House Democrats introduced two bills yesterday aimed at cutting greenhouse gas emissions and curbing toxic pollution by requiring a 5-cent deposit on beverage containers and imposing a 5-cent tax on single-use plastic bags from grocery stores and other retailers.
Citing climate change concerns, Reps. Ed Markey (D-Mass.) and Jim Moran (D-Va.) reintroduced legislation that would establish a national 5-cent deposit on plastic water bottles and other beverage containers. Markey, the chairman of the Select Committee on Energy Independence and Global Warming, first introduced the "Bottle Recycling Climate Protection Act" in 2007.
Markey pointed to the energy and oil used in making plastic bottles in an attempt to rally support for the legislation this time around. "A national bottle bill can help America quench its thirst for imported oil," he said in a statement. "We can still have carbon dioxide in our fizzy drinks, while cutting down on heat-trapping carbon dioxide in the atmosphere."
He also suggested the bill would encourage large-scale recycling of cans and metal and plastic beverage containers, giving the aluminum and glass industries easy access to cheap materials.
Nevertheless, Tom Lauria, spokesman for the International Bottled Water Association, said Markey was tackling the problem the wrong way.
"Water bottles are one-third of 1 percent of the waste stream," he said. "I don't think the deposit ... is necessary because I think people on Earth Day need to think more about recycling."
Lauria said bottled water customers try to recycle, noting that water bottles are the single most recycled product in the plastic waste stream as measured by curbside recycling.
Angela Logomasini, the director of risk and environmental policy for the Competitive Enterprise Institute, slammed the deposit as a tax. She has headed up the conservative think tank's efforts to dispel consumer worries about bottled water safety and environmental impact.
"A tax is a tax," Logomasini said. "I don't see that it's a positive thing, and I don't think it's going to change how people use containers. It's just another way to fill government coffers."
Logomasini also pointed out that states and localities are already managing recycling programs.
Eleven states currently have deposit programs that require consumers to return containers to claim their refund. They boast recycling rates that are twice those of states without deposit programs, and the legislation exempts them from the national deposit for three years or as long as they maintain their high recycling rates.
Groups such as the Container Recycling Institute, the Natural Resources Defense Council and the Public Interest Research Group supported the bill last session, and the legislation is likely to garner support from environmentalists again.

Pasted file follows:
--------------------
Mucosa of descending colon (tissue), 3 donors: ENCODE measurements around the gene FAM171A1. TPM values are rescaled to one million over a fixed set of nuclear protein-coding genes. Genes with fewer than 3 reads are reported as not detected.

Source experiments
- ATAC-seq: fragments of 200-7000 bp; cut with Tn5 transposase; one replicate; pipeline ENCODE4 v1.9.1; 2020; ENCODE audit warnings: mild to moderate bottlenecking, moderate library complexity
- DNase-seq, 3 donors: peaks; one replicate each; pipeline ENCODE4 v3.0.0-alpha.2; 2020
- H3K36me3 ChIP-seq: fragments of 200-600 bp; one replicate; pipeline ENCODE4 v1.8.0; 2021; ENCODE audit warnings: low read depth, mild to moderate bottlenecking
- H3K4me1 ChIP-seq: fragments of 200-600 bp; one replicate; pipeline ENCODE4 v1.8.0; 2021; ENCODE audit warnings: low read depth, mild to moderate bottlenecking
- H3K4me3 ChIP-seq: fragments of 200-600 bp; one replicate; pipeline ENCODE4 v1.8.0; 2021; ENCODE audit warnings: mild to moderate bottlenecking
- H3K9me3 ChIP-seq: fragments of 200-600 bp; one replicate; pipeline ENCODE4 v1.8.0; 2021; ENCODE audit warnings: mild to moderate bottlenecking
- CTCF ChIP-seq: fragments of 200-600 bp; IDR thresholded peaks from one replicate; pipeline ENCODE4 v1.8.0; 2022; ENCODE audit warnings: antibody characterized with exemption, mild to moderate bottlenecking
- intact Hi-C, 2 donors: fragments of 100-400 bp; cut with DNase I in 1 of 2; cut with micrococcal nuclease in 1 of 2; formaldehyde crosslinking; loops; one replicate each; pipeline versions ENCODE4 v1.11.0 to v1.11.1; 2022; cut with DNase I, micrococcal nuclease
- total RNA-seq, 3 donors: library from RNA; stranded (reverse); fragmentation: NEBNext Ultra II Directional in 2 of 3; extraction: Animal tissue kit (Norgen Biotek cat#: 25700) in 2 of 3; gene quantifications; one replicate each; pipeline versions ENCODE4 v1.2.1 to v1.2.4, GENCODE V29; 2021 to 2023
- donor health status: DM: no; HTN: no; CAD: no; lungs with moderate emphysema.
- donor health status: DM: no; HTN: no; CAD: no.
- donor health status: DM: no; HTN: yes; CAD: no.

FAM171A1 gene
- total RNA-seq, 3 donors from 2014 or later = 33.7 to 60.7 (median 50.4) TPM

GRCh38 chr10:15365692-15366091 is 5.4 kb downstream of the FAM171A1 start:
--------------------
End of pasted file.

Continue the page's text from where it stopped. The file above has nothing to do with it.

Moran also introduced a bill that would that would place a 5-cent fee on single-use bags in order to cut down on water pollution and garbage in landfills.
Under the Plastic Bag Reduction Act of 2009, the 5-cent tax would begin Jan. 1, 2010, and increase to 25 cents per bag on Jan. 1, 2015. The legislation would apply to grocery sacks, dry-cleaning bags, take-out food bags, retail bags and service station bags.
Funding raised through the tax would go toward several programs; a 1-cent tax credit would be directed toward retailers implementing the program, another cent would go to the Land and Water Conservation Fund to clean up pollution, another cent would be dedicated to state and local trash reduction and watershed protection programs, and the remaining 2 cents would go toward paying off the national debt.
"Our environment is literally choking on plastic bags," Moran said in a statement, noting that patches of ocean measuring hundreds of square miles are flooded with the detritus.
"Equally disturbing, as these plastics break down, toxic chemicals are being released into the environment," he added. "Some environmentalists believe we may be witnessing the negative repercussions locally in the Potomac and Anacostia rivers with the advent of inter-sex fish."
A number of countries in Europe, Africa and Asia already have imposed a plastic bag tax or banned plastic bags. In the United States, San Francisco banned plastic bags in 2007.
Moran's bill arrived on the heels of an announcement by the American Chemistry Council aimed at increasing the recycling of plastic bags. Known as the Full Circle Recycling Initiative, the program will attempt to ensure all plastic bags contain 40 percent recycled content by 2015.
Industry stakeholders are expected to invest nearly $50 million in the effort, which the council estimates will reduce greenhouse gas emissions by 463 million pounds, conserve energy to heat 200,000 homes and reduce waste by 300 million pounds each year. Walgreens Co., and other retailers are participating in the initiative.